One of the oldest textile-relics in human history is a hemp fabric dated to approximately 8000 BC from ancient Mesopotamia. It is a variety of the Cannabis sattiva plant, but is frequently confused for its psychoactive cousin – marijuana. Over the last 10,000 years, hemp has been utilized for a multitude of applications– from clothes, paper, and cordage, to modern-day automobiles and musical instruments, some of which we outline in this article.
While there are several uses for this material, the one thing it can’t be used for is to get intoxicated. However, as a result of long-term prohibition in the last century on cultivation and sale of all cannabis varieties in several countries, this industrial raw material, remained less explored. However, given its plethora of advantages, particularly its ability to grow in a variety of climates and soil types, and its natural resistance to most pests, it is of no surprise that hemp is making a comeback in several industries.
Hemp driving the automobile industry
One interesting aspect of hemp is its use in the automobile industry. Initiated by Henry Ford in the 1940s as an experiment towards producing eco-friendly products, Ford built a car that contained cellulose fibers reportedly derived from hemp, sisal, and wheat straw, although the precise formula has been lost to history.
Over the years, several such automobiles have followed, such as the Eco Elise launched in 2008, a greener version of Lotus’ Elise S model. The novelty of this automobile lay in its higher fuel efficiency and performance, and a drop in its overall weight by 32 kg in comparison with the standard Elise S.
The latest to join the bandwagon is the Porsche 718 Cayman GT4 Clubsport, with hemp and flax fibers in its body panels, making it the first race car containing components made of this sustainable material.
Flying high with hemp
If we can make cars, then why not planes? Hempearth, a Canadian hemp firm, is set to construct an entire aircraft made from, and powered by, hemp. Starting from the wings to the walls, to even the interior upholstery, it is a starting material for this aircraft, which can seat 4 passengers and 1 pilot.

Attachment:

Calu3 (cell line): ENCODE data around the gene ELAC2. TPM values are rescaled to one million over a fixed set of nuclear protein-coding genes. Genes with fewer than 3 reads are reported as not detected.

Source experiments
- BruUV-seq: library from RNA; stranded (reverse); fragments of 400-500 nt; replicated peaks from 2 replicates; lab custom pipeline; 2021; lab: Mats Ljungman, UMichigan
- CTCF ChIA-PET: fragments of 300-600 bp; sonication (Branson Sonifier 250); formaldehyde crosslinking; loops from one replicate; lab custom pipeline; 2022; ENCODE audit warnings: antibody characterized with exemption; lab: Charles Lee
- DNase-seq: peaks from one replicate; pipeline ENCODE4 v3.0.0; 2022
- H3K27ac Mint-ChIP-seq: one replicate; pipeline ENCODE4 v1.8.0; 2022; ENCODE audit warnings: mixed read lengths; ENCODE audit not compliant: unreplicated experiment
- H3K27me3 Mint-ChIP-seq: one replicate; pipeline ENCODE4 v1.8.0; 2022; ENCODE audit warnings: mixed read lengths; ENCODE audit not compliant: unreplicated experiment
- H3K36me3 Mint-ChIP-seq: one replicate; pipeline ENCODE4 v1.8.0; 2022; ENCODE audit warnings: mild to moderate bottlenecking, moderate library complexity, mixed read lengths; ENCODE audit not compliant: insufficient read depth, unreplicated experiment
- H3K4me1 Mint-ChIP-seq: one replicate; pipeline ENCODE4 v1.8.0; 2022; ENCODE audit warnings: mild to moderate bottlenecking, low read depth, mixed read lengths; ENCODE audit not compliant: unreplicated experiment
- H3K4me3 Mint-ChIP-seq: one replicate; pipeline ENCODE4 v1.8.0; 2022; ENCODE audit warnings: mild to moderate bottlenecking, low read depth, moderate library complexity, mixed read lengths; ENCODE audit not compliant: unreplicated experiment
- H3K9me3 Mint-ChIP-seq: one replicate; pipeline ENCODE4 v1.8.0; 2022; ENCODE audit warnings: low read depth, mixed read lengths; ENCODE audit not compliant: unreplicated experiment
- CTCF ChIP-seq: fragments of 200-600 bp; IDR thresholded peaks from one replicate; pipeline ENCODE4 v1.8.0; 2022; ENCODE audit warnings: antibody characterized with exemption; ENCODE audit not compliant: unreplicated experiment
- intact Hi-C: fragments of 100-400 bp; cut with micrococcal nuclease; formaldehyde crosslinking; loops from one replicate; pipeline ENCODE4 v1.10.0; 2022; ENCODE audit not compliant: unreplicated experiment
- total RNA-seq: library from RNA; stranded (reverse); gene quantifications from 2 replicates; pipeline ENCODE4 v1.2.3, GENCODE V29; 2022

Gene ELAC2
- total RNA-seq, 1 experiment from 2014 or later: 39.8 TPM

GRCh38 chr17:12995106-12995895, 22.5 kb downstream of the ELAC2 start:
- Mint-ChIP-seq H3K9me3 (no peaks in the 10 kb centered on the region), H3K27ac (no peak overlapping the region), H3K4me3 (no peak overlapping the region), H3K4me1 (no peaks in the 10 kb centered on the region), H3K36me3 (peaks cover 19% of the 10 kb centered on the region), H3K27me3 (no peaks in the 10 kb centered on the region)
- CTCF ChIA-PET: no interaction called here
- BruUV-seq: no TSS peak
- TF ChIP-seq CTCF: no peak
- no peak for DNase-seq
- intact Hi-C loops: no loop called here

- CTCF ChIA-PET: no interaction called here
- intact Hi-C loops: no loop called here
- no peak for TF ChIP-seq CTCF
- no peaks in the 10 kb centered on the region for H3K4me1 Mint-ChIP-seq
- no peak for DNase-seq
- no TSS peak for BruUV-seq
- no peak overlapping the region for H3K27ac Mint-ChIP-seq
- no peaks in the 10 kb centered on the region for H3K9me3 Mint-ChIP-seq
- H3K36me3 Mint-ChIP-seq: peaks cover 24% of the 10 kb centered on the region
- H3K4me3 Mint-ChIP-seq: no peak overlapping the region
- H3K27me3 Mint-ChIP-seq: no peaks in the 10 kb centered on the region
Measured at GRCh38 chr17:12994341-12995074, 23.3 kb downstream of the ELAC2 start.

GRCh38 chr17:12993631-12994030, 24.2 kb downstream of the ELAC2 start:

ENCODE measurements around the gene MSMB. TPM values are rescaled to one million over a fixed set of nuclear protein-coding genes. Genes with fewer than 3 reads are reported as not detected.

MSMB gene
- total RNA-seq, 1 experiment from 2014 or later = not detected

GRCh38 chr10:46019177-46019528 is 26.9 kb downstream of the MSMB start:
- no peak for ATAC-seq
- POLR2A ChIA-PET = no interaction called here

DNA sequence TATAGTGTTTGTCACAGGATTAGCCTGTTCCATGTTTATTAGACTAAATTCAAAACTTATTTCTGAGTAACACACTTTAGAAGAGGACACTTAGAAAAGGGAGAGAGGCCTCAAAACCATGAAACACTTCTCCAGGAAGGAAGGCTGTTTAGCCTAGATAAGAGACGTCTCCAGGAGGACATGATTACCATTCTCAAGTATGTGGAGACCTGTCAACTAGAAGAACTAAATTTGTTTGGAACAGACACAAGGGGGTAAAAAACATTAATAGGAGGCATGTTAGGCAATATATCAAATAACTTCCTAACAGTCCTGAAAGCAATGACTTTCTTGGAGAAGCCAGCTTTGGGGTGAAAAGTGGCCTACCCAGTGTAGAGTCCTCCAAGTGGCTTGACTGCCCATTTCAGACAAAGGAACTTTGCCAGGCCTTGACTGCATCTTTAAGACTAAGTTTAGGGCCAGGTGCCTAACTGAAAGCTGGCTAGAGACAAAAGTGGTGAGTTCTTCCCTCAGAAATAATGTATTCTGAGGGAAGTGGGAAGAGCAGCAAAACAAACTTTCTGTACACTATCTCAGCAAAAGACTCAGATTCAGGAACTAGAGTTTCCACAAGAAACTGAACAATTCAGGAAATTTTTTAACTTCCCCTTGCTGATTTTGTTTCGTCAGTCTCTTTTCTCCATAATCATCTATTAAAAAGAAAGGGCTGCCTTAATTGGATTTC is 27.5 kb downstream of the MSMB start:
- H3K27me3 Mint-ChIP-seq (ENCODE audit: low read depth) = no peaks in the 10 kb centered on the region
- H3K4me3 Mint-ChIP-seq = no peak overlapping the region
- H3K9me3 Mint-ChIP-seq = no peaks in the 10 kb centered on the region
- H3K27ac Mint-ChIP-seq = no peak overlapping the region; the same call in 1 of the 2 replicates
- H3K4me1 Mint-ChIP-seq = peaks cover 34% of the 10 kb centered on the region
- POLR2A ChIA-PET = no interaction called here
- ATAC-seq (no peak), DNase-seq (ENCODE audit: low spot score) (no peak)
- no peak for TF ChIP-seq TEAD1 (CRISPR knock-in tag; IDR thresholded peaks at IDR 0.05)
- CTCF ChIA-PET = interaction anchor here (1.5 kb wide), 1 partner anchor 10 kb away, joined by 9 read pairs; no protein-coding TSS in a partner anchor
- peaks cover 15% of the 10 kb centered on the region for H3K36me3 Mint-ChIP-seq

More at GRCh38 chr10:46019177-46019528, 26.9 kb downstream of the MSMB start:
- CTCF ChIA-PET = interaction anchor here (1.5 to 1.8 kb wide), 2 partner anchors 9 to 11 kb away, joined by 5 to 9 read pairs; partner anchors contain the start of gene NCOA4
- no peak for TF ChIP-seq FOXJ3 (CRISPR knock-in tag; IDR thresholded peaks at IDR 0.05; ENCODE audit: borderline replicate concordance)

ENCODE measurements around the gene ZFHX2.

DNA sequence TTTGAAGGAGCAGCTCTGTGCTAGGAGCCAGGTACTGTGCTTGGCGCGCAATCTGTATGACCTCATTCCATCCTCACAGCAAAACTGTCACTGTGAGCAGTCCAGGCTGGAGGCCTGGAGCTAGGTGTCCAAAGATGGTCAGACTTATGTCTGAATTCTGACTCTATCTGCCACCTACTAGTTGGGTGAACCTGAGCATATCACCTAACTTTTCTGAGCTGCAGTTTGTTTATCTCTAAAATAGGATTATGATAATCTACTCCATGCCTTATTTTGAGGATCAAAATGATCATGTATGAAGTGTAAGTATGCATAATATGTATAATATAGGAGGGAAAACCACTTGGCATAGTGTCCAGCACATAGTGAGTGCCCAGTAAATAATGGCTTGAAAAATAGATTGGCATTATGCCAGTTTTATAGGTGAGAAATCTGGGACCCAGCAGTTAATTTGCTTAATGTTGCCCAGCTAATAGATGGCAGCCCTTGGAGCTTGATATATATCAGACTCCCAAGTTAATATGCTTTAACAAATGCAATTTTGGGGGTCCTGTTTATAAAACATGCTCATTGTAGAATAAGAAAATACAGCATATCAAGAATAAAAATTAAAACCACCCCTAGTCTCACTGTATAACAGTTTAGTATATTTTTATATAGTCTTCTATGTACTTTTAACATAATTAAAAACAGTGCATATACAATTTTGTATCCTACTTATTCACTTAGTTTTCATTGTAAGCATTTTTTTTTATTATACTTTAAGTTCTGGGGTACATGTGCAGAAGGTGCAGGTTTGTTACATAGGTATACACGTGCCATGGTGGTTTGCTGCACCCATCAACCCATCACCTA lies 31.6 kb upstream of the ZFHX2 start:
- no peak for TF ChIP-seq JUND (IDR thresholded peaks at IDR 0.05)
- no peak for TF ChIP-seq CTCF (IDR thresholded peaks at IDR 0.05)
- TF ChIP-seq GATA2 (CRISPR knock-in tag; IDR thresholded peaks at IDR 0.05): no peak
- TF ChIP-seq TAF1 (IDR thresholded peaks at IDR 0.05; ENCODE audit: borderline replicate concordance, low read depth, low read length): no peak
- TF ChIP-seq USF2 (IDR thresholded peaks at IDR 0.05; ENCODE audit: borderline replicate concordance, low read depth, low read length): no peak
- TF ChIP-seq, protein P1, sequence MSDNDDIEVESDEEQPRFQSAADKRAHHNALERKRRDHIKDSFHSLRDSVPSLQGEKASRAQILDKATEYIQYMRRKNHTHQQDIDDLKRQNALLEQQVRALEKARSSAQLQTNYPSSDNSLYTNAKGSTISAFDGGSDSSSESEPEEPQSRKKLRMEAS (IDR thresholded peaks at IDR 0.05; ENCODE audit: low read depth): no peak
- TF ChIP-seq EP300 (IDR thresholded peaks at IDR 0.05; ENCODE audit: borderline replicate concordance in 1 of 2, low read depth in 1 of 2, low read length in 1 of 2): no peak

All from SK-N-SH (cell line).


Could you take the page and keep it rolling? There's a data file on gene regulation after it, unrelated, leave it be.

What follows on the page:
“Building a plane, especially out of hemp and running it on hemp biofuel is not about the destination, its about the journey. Keep watching!”
– Derek Kesek Founder at Hempearth Group
It is of note that if an aircraft can be built largely out of hemp, even non-cannabis smokers can safely get ‘high’ on this plane, if it sees commercial success in the future. Outside of this aviation ambition, Hempearth also currently sells other products such as 100 percent hemp surfboards, paddleboards , and eco-tapes.
Do hemp products have a role in daily life too? Yes. The toilet paper predominantly used in most parts of the world has been responsible for Canada losing a large portion of its forest coverage as most toilet paper is made of wood from the Canadian boreal forests. Therefore, when the need for an eco-friendly solution arose, hemp was put forth as a feasible alternative by companies like Hempies Paper and HempSoSoft, since the toilet paper made of this extract is recyclable, biodegradable and the raw material is easier to cultivate when compared to the forest covers that are being compromised otherwise. Furthermore, hemp is now even being used to manufacture cosmetic products and musical instruments.
The future of hemp
Given the versatility and eco-friendliness of this material, it is of no surprise that manufacturers are turning to hemp as a substitute for several other raw materials. The decriminalization of the cultivation and sale of it, due to its mistaken association with marijuana could potentially revive and create a range of industries to meet the demands of our changing world, both economically and environmentally.
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